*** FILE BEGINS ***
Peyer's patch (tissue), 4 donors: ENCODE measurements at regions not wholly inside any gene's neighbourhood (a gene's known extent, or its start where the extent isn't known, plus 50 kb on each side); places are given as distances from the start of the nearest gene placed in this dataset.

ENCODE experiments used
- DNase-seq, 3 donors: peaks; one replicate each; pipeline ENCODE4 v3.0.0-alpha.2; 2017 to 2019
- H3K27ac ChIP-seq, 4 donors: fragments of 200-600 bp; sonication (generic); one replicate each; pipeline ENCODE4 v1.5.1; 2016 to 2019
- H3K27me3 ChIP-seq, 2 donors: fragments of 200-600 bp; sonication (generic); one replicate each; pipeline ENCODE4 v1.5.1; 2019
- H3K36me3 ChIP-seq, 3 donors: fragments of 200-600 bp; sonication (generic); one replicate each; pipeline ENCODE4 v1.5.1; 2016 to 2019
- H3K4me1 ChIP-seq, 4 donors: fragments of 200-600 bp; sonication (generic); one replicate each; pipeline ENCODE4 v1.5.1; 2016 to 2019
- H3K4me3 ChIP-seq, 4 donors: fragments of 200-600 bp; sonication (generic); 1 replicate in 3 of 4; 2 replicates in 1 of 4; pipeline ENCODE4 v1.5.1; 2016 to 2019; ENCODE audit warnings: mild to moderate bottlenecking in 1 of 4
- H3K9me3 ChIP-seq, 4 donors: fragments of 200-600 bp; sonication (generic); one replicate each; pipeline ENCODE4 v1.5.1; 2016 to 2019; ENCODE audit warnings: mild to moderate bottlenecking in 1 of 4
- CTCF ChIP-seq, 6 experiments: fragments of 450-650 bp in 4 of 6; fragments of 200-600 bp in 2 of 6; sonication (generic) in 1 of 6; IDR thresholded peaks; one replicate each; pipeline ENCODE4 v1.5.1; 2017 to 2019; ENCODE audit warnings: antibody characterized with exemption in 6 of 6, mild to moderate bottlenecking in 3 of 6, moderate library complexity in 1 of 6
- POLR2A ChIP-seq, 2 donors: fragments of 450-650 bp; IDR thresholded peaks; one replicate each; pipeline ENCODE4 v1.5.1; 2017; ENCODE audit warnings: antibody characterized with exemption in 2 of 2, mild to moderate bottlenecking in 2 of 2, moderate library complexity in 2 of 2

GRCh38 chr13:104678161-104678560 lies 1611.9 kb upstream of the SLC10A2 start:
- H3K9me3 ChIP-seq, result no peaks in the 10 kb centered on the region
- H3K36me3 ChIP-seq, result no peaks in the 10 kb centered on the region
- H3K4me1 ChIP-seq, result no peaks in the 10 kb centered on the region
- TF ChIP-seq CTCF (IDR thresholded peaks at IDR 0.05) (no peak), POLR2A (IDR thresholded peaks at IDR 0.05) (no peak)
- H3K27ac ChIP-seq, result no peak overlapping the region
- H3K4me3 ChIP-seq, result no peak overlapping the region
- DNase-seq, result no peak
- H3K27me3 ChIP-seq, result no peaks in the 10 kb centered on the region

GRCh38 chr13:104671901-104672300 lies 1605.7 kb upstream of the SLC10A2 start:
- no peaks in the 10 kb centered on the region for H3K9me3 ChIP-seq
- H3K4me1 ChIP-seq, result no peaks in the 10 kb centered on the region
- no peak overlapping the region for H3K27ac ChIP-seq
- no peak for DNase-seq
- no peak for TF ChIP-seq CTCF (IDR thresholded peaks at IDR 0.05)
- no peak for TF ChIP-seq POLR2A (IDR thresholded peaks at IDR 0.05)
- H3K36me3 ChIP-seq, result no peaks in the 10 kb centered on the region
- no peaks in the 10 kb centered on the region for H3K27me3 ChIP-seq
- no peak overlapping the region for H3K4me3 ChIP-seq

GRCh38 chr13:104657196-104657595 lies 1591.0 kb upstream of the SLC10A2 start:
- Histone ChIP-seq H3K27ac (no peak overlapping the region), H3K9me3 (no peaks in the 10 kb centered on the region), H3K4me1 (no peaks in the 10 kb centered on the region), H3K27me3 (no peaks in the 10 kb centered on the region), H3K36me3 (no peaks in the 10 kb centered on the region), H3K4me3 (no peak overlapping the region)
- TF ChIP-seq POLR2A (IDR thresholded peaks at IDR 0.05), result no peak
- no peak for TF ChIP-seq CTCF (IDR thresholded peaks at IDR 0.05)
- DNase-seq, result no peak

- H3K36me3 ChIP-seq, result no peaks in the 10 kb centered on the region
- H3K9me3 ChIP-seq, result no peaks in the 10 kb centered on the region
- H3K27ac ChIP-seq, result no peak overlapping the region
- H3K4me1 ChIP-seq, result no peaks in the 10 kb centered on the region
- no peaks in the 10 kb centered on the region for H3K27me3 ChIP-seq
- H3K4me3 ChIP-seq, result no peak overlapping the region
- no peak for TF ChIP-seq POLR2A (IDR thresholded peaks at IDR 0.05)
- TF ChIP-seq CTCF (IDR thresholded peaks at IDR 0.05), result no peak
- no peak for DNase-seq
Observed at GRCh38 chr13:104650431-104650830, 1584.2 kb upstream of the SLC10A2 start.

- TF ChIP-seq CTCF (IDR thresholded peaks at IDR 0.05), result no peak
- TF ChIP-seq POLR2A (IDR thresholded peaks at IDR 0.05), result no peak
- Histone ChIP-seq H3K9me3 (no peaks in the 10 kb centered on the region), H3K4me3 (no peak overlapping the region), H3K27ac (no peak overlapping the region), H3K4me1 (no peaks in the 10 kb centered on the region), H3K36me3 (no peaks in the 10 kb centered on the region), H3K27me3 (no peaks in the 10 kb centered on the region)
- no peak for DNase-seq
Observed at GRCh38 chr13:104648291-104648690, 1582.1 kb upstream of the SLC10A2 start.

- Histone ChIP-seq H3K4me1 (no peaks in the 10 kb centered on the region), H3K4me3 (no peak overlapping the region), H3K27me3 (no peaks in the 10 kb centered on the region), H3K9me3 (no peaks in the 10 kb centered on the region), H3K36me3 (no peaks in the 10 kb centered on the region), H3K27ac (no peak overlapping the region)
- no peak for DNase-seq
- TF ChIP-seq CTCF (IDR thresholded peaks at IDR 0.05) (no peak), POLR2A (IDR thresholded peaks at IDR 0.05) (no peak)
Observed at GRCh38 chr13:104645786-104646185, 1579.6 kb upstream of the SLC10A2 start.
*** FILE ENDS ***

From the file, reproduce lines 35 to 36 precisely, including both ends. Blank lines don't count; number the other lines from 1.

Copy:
- DNase-seq, result no peak

- H3K36me3 ChIP-seq, result no peaks in the 10 kb centered on the region